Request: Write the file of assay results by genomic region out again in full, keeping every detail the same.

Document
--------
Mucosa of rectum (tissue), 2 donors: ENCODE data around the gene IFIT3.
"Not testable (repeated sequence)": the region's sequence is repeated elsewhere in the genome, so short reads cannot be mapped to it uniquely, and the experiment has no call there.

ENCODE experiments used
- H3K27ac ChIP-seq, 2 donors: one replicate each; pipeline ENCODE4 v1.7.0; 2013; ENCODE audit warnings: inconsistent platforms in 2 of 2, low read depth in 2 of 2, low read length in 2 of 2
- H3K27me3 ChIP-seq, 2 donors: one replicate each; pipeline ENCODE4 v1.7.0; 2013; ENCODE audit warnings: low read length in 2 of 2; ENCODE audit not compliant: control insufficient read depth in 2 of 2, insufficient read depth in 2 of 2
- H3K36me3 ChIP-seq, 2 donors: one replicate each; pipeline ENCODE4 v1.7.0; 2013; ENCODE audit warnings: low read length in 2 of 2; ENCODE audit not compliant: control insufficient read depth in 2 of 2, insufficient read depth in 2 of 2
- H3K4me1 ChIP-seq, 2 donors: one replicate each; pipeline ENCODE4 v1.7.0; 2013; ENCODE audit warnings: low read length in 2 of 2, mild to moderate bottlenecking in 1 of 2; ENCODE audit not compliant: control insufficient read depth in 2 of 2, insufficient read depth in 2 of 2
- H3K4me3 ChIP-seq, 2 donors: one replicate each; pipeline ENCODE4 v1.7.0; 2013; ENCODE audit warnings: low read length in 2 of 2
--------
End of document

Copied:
Mucosa of rectum (tissue), 2 donors: ENCODE data around the gene IFIT3.
"Not testable (repeated sequence)": the region's sequence is repeated elsewhere in the genome, so short reads cannot be mapped to it uniquely, and the experiment has no call there.

ENCODE experiments used
- H3K27ac ChIP-seq, 2 donors: one replicate each; pipeline ENCODE4 v1.7.0; 2013; ENCODE audit warnings: inconsistent platforms in 2 of 2, low read depth in 2 of 2, low read length in 2 of 2
- H3K27me3 ChIP-seq, 2 donors: one replicate each; pipeline ENCODE4 v1.7.0; 2013; ENCODE audit warnings: low read length in 2 of 2; ENCODE audit not compliant: control insufficient read depth in 2 of 2, insufficient read depth in 2 of 2
- H3K36me3 ChIP-seq, 2 donors: one replicate each; pipeline ENCODE4 v1.7.0; 2013; ENCODE audit warnings: low read length in 2 of 2; ENCODE audit not compliant: control insufficient read depth in 2 of 2, insufficient read depth in 2 of 2
- H3K4me1 ChIP-seq, 2 donors: one replicate each; pipeline ENCODE4 v1.7.0; 2013; ENCODE audit warnings: low read length in 2 of 2, mild to moderate bottlenecking in 1 of 2; ENCODE audit not compliant: control insufficient read depth in 2 of 2, insufficient read depth in 2 of 2
- H3K4me3 ChIP-seq, 2 donors: one replicate each; pipeline ENCODE4 v1.7.0; 2013; ENCODE audit warnings: low read length in 2 of 2